[..] [G]ames are the aesthetic form of everyday objects. Of ordinary life. Take a ball and a field: you get soccer. Take property-based wealth and the Depression: you get Monopoly. Take patterns of four contiguous squares and gravity: you get Tetris. Take ray tracing and reverse it to track projectiles: you get Doom. Games show players the unseen uses of ordinary materials.
[…] The true accomplishment of What Remains of Edith Finch is that it invites players to abandon the dream of interactive storytelling at last. […] To dream of the Holodeck is just to dream a complicated dream of the novel. If there is a future of games, let alone a future in which they discover their potential as a defining medium of an era, it will be one in which games abandon the dream of becoming narrative media and pursue the one they are already so good at: taking the tidy, ordinary world apart and putting it back together again in surprising, ghastly new ways.
One of the most immersive and rarefied experiences in the history of cinema, Andrei Tarkovsky’s STALKER embarks on a metaphysical journey through an enigmatic post-apocalyptic landscape. A hired guide – the „Stalker“ of the title – leads a writer and a scientist into the heart of the Zone, the restricted site of a long-ago disaster, where the three men eventually zero in on the Room, a place rumored to fulfill one’s most deeply held desires. Adapting a science-fiction novel by Arkady and Boris Strugatsky, and making what would be his final Soviet feature, Tarkovsky created a challenging and visually stunning work, his painstaking attention to material detail and sense of organic atmosphere further enriched by this vivid new restoration. At once a religious allegory, a reflection of contemporary political anxieties, and a meditation on film itself-among many other interpretations – Stalker envelops the viewer by opening up a multitude of possible meanings. Restored by Mosfilm from a 2k scan of the original negative.
Tommy Westphall was an austistic child on the TV series St Elsewhere who, it was revealed in the closing moments of the final episode of that series, had dreamt the entire run of the show. […] St Elsewhere has direct connections to twelve other television series – many of them direct crossovers of character to and from the series. Others make mention of specific parts of the St Elsewhere fictional universe, placing them within the same fictional sphere.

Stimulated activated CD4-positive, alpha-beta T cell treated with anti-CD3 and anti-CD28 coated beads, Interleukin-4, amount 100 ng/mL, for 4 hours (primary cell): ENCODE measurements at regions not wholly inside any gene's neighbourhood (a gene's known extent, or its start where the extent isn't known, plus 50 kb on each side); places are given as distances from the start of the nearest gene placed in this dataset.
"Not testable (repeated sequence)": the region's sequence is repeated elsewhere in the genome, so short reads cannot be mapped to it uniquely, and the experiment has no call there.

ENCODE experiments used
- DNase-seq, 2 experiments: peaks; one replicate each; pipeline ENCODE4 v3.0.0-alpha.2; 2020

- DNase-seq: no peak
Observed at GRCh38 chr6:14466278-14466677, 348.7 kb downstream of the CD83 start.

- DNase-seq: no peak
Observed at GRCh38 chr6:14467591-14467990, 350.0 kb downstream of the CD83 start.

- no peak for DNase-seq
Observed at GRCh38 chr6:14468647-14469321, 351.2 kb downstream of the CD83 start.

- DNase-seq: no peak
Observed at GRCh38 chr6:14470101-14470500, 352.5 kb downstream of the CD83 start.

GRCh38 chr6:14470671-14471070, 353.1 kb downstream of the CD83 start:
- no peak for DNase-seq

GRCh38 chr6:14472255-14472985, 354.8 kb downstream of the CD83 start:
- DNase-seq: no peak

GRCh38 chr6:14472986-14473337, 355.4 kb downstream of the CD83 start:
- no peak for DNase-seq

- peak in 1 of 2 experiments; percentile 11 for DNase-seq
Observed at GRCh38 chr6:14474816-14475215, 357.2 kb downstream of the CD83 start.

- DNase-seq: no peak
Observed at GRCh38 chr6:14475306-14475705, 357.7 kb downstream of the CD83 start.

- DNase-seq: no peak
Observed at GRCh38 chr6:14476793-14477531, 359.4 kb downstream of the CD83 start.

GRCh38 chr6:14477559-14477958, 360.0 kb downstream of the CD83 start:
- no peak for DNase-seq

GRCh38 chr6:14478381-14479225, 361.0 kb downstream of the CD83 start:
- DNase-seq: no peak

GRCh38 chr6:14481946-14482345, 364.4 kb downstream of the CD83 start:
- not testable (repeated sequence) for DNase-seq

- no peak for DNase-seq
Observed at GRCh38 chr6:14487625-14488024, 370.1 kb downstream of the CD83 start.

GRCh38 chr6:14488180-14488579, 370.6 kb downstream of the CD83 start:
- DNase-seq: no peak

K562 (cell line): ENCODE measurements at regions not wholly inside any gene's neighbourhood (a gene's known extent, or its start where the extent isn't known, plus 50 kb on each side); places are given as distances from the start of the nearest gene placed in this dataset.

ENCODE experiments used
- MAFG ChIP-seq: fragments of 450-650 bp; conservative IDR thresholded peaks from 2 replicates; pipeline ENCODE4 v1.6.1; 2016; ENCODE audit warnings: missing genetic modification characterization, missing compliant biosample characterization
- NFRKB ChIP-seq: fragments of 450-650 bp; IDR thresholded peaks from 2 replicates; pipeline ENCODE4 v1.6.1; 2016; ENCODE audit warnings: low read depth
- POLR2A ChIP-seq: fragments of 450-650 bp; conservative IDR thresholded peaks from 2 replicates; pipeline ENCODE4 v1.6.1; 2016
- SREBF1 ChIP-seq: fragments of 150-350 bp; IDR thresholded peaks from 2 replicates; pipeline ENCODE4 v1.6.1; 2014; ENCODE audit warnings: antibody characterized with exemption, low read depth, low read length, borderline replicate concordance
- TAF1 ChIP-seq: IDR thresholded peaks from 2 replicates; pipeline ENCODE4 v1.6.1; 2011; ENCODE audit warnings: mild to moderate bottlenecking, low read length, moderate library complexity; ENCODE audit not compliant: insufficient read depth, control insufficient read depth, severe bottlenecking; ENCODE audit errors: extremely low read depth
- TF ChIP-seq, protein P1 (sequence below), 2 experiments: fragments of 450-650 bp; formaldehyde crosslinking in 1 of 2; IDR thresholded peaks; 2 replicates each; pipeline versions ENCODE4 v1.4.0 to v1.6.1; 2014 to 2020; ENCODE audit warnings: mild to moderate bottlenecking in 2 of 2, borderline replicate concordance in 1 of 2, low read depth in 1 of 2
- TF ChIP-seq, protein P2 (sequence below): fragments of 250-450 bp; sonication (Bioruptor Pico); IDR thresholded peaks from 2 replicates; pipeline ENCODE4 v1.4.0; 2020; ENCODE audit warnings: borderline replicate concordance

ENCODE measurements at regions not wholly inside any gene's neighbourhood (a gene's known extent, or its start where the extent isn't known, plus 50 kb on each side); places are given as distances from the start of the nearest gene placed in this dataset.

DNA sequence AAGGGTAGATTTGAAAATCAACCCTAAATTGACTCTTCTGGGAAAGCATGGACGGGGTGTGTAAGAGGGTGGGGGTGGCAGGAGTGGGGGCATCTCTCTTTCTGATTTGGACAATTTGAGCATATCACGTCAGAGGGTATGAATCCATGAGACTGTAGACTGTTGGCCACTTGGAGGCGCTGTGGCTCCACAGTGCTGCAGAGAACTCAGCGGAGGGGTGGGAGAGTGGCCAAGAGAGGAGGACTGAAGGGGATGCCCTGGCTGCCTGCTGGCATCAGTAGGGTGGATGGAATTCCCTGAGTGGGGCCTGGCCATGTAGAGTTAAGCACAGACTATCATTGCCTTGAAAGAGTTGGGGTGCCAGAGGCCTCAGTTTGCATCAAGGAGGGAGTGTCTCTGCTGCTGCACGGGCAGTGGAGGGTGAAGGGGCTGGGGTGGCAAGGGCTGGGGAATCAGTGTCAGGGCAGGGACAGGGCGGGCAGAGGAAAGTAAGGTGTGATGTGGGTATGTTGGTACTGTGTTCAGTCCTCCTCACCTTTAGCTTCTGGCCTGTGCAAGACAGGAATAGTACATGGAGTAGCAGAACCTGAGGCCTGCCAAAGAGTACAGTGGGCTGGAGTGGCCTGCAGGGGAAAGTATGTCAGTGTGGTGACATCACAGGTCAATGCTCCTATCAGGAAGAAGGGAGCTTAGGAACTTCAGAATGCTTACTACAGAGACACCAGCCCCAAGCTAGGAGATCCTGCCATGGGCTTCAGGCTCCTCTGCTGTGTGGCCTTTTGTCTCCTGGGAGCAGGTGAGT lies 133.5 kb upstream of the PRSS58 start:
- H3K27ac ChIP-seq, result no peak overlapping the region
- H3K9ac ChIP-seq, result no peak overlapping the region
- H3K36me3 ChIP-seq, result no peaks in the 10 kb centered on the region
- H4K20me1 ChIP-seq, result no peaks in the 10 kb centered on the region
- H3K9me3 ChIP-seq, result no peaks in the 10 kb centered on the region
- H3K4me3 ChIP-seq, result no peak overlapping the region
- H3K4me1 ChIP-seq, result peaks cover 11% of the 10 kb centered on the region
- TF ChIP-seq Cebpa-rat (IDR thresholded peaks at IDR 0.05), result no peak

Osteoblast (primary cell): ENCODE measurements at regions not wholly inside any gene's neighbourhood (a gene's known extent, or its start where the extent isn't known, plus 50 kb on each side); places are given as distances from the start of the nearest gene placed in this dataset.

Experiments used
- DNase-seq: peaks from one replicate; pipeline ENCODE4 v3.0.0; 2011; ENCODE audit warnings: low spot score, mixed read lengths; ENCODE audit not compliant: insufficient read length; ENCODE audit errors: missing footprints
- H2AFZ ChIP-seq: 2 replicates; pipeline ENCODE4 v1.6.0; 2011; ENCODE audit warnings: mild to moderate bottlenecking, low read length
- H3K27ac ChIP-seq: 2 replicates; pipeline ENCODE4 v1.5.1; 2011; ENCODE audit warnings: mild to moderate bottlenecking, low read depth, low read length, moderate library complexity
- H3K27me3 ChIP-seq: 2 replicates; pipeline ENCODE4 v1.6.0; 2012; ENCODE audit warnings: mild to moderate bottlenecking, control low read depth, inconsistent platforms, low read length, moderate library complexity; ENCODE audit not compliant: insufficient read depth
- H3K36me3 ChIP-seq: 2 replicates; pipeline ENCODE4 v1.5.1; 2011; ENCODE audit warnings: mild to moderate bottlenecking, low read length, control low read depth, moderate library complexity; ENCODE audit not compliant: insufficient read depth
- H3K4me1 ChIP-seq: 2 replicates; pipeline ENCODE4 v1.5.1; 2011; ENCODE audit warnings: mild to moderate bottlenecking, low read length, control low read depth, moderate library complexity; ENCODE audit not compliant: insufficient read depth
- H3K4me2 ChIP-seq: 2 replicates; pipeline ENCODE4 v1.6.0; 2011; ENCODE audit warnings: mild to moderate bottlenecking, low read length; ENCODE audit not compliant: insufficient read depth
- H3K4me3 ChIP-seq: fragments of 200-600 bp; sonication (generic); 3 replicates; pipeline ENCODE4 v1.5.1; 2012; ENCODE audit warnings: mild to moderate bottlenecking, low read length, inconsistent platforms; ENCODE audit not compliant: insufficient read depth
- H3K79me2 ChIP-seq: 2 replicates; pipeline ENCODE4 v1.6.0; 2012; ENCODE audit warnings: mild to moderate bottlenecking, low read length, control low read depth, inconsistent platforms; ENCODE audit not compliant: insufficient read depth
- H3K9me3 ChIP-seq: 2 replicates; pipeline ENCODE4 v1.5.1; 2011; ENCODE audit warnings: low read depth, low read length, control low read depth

Video game archaeology perhaps is the first example of a new New Archaeology, one that is post-material and post-human, one that not only intersects past and present, but that also uses the screen as the sole method of accessing new archaeological spaces. These spaces are made by people (or by machine) for other people to use, and are invested with creativity and examples of material culture. They are kinetic and also kinesthetic. They contain their own space-time. Each game is its own discrete entity, its own site. At the same time, each game exists in multiple, identical copies, circumventing the problem of the “unrepeatable experiment” of total excavation. They pose both classic and new questions to the archaeologist who operates in both the real and the virtual simultaneously using very real archaeological craft.
Dubbed the Geena Davis Inclusion Quotient (GD-IQ), the tool not only can identify a character’s gender, but it knew to a fraction of a second how long each actor spoke, and were on-screen.
The graphics were simple and borderline abstract, but they were also an experience unlike anything most households had ever seen. The box art was meant to coalesce that excitement into something tangible. A static screenshot from the game couldn’t possibly relate how dynamic the experience was to a neophyte audience. The impressionistic nature of the 2600’s graphics also allowed for ample interpretation of what that experience would resemble.
A early mock-up of the Maniac Mansion UI, which would influence many later Lucasfilm adventure games.
A map of the mansion, interestingly the limited disk space of 320k played a big role in the mansion size and layout.
Make maps that look like something you’d find at the back of cheap paperback fantasy novels.
We present a novel approach for real-time facial reenactment of a monocular target video sequence (e.g., Youtube video). The source sequence is also a monocular video stream, captured live with a commodity webcam. Our goal is to animate the facial expressions of the target video by a source actor and re-render the manipulated output video in a photo-realistic fashion.
Wer denkt, Vorratsdatenspeicherungen und „Big Data“ sind harmlos, der kriegt hier eine Demo an Spiegel-Online.
Seit Mitte 2014 hat David fast 100.000 Artikel von Spiegel-Online systematisch gespeichert. Diese Datenmasse wird er in einem bunten Vortrag vorstellen und erforschen.